Natural Flavor is practically the exact same thing as Artificial Flavor, but it’s derived from substances found in nature (plants, animals, etc). So, the flavor is DERIVED from natural things, but it’s important to remember that this isn’t all it contains. Remember, flavors typically contain preservatives, emulsifiers, solvents and other “incidental additives”, which can make up 80% or so of the formulation. Some of the most common incidental additives in flavors include: sodium benzoate, glycerin, potassium sorbate, and propylene glycol (none of which are labeled).
Chemists create these complex formulations in a lab, isolating and blending specific flavors extracted from upwards of hundreds of compounds, some of which may be GMOs. These compounds can come from substances that are nowhere close to the actual thing. For example, they might take some castoreum from a beaver to make a flavoring that resembles a raspberry – without ever using any raspberries. But, hey, it’s “natural” because it’s from a beaver.
Natural “X” Flavor
In general, if you see something like “Natural Cinnamon Flavor” this means that the flavor is derived solely from the named fruit, vegetable, animal or plant, which in this case is cinnamon. In other words, if you see “Natural Raspberry Flavor” on a product, the flavor didn’t come from a beaver, but actual raspberries. The reason food companies use this kind of flavoring is because it’s cheaper than using the actual ingredient in it’s raw form. The flavor also can be synthesized to be the best “one millionth” part of the taste of a substance – something definitely not found in nature. Incidental additives still apply, of course.
Natural and Artificial “X” Flavor
You’ll see a label like this when there are both natural and artificial flavors in a product. It doesn’t necessarily mean any of the named source (ie. a cherry) is used.
“X” Flavor, with other natural flavor
Sometimes on the front of a package you’ll see the statement “Raspberry Flavor With Other Natural Flavor”…which sounds redundant. This means the food contains a flavor derived from raspberries, but ALSO other natural flavors that don’t come from raspberries. This doesn’t need to be disclosed on an ingredient list, but is required on the front panel of package if they want to describe the flavor on the front.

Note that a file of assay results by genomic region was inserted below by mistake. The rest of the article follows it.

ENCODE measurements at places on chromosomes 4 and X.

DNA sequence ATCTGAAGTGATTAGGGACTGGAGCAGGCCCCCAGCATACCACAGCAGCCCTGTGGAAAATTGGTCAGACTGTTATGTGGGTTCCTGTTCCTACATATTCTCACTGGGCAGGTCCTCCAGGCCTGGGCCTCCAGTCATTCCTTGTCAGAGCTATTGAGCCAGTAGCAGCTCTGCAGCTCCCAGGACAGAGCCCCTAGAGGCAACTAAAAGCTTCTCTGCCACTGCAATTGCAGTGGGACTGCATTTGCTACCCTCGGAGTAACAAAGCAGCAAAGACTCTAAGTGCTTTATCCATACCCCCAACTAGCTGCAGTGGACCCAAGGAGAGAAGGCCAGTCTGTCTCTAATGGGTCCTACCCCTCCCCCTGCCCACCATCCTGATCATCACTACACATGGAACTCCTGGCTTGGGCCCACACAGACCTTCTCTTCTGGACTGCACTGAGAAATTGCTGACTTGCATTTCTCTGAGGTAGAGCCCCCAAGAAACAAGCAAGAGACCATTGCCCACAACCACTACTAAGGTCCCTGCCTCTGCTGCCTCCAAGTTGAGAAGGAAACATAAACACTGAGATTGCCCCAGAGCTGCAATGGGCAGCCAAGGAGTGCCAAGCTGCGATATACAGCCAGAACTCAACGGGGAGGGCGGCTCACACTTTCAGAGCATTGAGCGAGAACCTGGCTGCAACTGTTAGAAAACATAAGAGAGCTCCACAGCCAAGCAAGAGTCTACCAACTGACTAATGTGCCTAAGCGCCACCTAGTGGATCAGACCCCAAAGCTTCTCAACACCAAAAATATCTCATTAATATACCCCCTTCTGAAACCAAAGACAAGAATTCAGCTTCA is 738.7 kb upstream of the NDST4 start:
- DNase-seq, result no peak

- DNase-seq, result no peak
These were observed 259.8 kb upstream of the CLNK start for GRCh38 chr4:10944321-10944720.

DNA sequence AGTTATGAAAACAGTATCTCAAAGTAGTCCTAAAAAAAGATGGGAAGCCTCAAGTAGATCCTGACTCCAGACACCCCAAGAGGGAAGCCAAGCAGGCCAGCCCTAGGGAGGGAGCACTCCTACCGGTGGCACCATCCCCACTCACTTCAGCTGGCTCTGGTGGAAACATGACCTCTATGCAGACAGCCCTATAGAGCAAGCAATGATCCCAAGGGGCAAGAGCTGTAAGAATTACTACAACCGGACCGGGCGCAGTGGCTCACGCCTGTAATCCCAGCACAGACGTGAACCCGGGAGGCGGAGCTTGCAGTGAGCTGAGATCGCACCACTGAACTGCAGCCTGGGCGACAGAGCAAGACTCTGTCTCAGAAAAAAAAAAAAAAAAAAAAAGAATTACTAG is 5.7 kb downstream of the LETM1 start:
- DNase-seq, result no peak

Organic Natural Flavor
A lot of people have told me they’re surprised that organic foods can contain natural flavors. While it’s not ideal, at least “Organic Natural Flavor” is made just like other organic ingredients and needs to follow the same regulations. That means that organic flavors won’t contain synthetic solvents or preservatives, and no GMOs. Some the the “incidental additives” banned from organic flavors include propylene glycol, mono and diglycerides, BHT, BHA, and polysorbate 80.
Natural Flavors (in a “USDA Certified Organic” Product)
Sometimes you’ll just see “natural flavors” listed on a certified organic product (instead of “Organic Natural Flavors”). This means that the flavor itself is not organic, but it is compliant with organic regulations – such as no synthetic ingredients or GMOs. So, ultimately, these flavors will have a cleaner profile than the average natural flavor in a conventional product.
Natural Flavors (In a “Made With Organic X” Product)
In products that don’t carry the USDA Certified Organic label, but are made with some organic ingredients, they still need to use organic “compliant” flavors. This means the flavors in any product labeled as “Made with Organic” ingredients can only contain flavors that are compliant with organic regulations as far as no GMOs, sewage sludge, or ionizing radiation used, and also cannot contain synthetics or artificial preservatives. However, the flavors themselves do not need to be certified organic.
Natural Essences and Organic Essences
An essence captures the hint of flavor from a fruit or vegetable. To make a strawberry essence for instance, they may start with a strawberry juice concentrate and heat it to collect the steam and that becomes the essence. It should contain no additives or other ingredients.
“X” Extract or Organic “X” Extract
An extract is as pure of a flavor you will get and the closest thing to real food. It’s similar to how you could make homemade vanilla extract by putting vanilla beans in an alcohol solution to extract out the flavor. Due to how extracts are produced, they can have some nutrients in them too. Organic Lemon Extract is derived solely from organic lemons and is in compliance with organic regulations (no GMOs, no synthetic preservatives, etc).
I hope this helps you sort out all the added flavors, essences, and extracts in our food.
Please share this post with all your friends and family, everyone deserves to know what’s behind these added flavors.
Posts may contain affiliate, sponsorship and/or partnership links for products Food Babe has approved and researched herself. If you purchase a product through an affiliate, sponsorship or partnership link, your cost will be the same (or at a discount if a special code is offered) and Food Babe will benefit from the purchase. Your support is crucial because it helps fund this blog and helps us continue to spread the word. Thank you.
fbq('init', '121489361576387'); fbq('track', "PageView");READ Surprisingly, Farmed Salmon Is One Of The Most Toxic Things You Can Eat